The panel started off with a stunning montage combining footage from all of Boyle's movies, including "Trance." (Boyle fanatics will notice some notable exclusions, most glaringly that there was nothing from "Vacuuming Completely Nude In Paradise," the TV movie Boyle did as a test for the digital cameras he would later use on his revisionist zombie epic "28 Days Later.") The footage, like "Trance," mesmerized – it made you really appreciate Boyle as a filmmaker able to tackle a breadth of genres and styles, all while remaining a singularly visionary artist. Even though he's got Oscars under his belt for Best Picture and Best director, he still feels hopelessly underrated. He's less a director than a force of nature. Luckily, Boyle and Carr chewed the fat well, and when Smith joined the conversation, it pivoted to Boyle's unparalleled use of music and film. Check out the highlights of that conversation below, and in case you missed it, be sure to catch up with our separate interview with Boyle, in which he revealed his plans for the long talked about "Trainspotting" sequel.
David Carr: I've heard you say more than once that the first film is always going to be the director's best. Do you think that's true?
Yes. I think there's something wonderful about your first time, in so many ways – in so many walks of life. Film is so technical and there are so many elements that are manipulative, and there was always a danger you lose a kind of innocence you have on your first film. But it's a wonderful thing. You're working out your knowledge as you go along. If you change genres each time at least you feel like you don't know what you're doing. You should be trying to work it out as you go along.
I was 37/38. I wanted to make a film by the time I was thirty.
[In the scene when they're sitting around the table deciding what to do with the money] it's interesting – what you shouldn't do, in a scene like that, is keep cutting with the same thing in the frame the whole time.
No that's what makes it work! But I remember discovering that on the day. And the other thing is those things that you shouldn't do, is probably what you should be doing. You take those risks and it makes people feel like they're seeing something fresh.
I think there's a danger to that. I think I know how to get this effect or start double-bluffing. You should be hunting in the story for a way to tell it in an original way. The other reason I asked for that clip to be shown, it's quite rare to see what a director does sometimes. I know actors in Britain and whenever they've worked here with great directors – I always ask, "What did he say to you? What did he do?" There is an element to that. Talking to these actors, a lot of times they say, "He didn't say anything, they just said 'Do it again.'" But that was an example of I did say something on the day. I remember saying to them, "Do it like you all want to go for a pee." And they all loved that and made them all laugh and giggle. Because it's not often that you think of something good to say.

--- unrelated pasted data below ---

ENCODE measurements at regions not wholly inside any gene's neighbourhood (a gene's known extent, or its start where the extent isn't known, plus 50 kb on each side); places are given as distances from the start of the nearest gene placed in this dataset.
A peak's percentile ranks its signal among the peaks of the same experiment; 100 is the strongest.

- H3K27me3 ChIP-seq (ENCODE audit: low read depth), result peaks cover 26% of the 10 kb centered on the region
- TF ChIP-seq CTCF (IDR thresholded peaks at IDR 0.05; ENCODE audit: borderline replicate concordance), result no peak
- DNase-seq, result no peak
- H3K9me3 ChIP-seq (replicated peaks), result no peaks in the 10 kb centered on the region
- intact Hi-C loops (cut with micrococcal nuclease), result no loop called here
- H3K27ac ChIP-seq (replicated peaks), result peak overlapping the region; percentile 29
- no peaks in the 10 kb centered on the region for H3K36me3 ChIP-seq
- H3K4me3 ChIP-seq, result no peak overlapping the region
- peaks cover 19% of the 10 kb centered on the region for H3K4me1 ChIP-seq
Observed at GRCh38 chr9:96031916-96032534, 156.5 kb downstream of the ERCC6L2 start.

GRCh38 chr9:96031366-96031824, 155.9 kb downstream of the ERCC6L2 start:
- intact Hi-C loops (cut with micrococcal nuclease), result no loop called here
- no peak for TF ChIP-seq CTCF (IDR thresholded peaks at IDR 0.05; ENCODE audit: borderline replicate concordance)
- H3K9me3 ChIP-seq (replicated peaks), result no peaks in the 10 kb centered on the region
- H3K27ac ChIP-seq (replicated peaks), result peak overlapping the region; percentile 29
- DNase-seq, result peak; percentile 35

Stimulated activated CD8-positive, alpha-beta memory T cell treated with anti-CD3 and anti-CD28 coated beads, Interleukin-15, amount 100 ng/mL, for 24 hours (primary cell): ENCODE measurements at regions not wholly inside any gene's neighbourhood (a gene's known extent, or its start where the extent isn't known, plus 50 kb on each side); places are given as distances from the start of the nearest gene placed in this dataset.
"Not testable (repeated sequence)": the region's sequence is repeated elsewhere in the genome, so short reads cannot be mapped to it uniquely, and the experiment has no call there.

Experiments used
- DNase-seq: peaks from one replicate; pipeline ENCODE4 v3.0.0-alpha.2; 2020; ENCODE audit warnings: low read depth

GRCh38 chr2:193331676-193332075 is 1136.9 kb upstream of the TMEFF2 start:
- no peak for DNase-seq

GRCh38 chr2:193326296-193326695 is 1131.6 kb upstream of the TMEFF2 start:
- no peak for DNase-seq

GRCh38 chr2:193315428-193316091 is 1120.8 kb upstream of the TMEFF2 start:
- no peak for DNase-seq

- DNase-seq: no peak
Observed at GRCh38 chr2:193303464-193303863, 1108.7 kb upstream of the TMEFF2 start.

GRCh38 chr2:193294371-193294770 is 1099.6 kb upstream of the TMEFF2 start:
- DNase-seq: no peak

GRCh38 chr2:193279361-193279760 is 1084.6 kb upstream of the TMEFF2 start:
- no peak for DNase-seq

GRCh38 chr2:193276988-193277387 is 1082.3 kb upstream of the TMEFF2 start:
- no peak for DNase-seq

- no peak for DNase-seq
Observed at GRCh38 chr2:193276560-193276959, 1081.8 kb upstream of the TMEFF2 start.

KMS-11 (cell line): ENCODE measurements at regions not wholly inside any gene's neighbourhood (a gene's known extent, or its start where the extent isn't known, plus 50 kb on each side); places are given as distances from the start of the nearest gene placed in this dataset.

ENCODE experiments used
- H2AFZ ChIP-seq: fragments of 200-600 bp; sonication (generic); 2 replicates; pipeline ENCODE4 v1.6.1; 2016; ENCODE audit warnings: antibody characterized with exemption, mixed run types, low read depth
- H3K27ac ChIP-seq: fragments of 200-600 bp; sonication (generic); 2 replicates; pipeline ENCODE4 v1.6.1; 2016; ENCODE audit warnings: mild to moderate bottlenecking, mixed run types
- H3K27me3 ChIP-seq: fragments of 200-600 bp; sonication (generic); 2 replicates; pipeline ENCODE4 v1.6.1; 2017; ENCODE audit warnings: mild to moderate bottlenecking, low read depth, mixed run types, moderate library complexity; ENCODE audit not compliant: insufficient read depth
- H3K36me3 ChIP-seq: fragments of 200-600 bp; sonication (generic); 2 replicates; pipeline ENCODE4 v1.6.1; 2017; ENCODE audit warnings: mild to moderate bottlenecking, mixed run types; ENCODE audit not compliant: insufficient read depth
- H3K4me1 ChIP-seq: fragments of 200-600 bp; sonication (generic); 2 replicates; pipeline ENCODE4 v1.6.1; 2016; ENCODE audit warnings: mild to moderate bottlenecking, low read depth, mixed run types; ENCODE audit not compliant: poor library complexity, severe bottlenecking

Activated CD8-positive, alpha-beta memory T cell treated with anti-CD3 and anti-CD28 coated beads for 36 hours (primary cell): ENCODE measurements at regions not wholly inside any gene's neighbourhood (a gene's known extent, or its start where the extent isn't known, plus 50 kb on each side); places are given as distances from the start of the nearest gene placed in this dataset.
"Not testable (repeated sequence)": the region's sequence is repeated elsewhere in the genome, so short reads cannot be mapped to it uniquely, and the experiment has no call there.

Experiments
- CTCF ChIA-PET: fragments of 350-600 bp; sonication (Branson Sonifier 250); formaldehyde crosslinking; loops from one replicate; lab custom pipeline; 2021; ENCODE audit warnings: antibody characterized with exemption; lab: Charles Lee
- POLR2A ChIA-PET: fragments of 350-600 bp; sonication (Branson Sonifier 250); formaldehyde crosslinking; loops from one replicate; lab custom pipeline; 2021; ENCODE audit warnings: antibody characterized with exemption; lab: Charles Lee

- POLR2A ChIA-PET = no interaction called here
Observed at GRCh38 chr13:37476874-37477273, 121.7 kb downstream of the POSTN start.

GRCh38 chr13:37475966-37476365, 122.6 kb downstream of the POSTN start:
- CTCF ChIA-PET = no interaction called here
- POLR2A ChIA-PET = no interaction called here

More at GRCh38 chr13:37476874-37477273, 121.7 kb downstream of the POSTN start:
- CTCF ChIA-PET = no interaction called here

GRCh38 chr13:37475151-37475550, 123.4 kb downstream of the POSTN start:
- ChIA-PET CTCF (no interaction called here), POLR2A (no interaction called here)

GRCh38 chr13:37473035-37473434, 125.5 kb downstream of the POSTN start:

You directed a lot of plays.
Oh a load of them. 10 or 15.
What made you decide to do movies?
I always wanted to work in movies. Since I saw Nicolas Roeg movies. I wrote to a lot of people – who I now know – and they never replied. So I got a job in the theater, which is a much easier place to access. And I learned amazing skills with actors.
So tell us one of those secrets?
Actors want to change on our behalf or do something that changes them. I think that's what you get with an actor. They want to change on our behalf and have an instinct as a storyteller. There's something about an actor that you have to trust them as a storyteller. People want to go to the movies to see an actor, hence the star system.
The person who was a big deal at the time was Kerry Fox, because she was in a Jane Campion movie that was a big art house hit at the time ["An Angel At My Table"]. And we cast Ewan McGregor, who became Obi-Wan Kenobi and Chris Eccelston, who became Doctor Who. You audition them and you can hear it. You just know, somehow.
[Rick Smith joins the conversation]
This is Rick Smith, from the band Underworld, and at the end of that film we had a song called "Born Slippy." That was the first time we met. And the last couple of years we did a "Frankenstein" play…
And you guys worked together on the Olympics.
And we did "Trance" as well.
When you did the Olympics, they tried to make you a knight. And you turned them down. Any particular reason?
It just wasn't my cup of tea. That kind of world isn't my cup of tea. I have no interest in that preferment. But Rick did the full score, of "Trance," so we worked up from small beginnings.
I'm Interested in how you guys work together.
Rick: When we worked on "Frankenstein," there was a lot of "Riiiiiick," in the big theater. I saw a different side to him but it was never cruel.
Danny: I do have a terrible temper. But it's very rare. There were a couple of moments on the Olympics and we were in rooms with people and I was quite vile. It was surprising, especially like that. But in a huge corporate world, you have to defend your patch.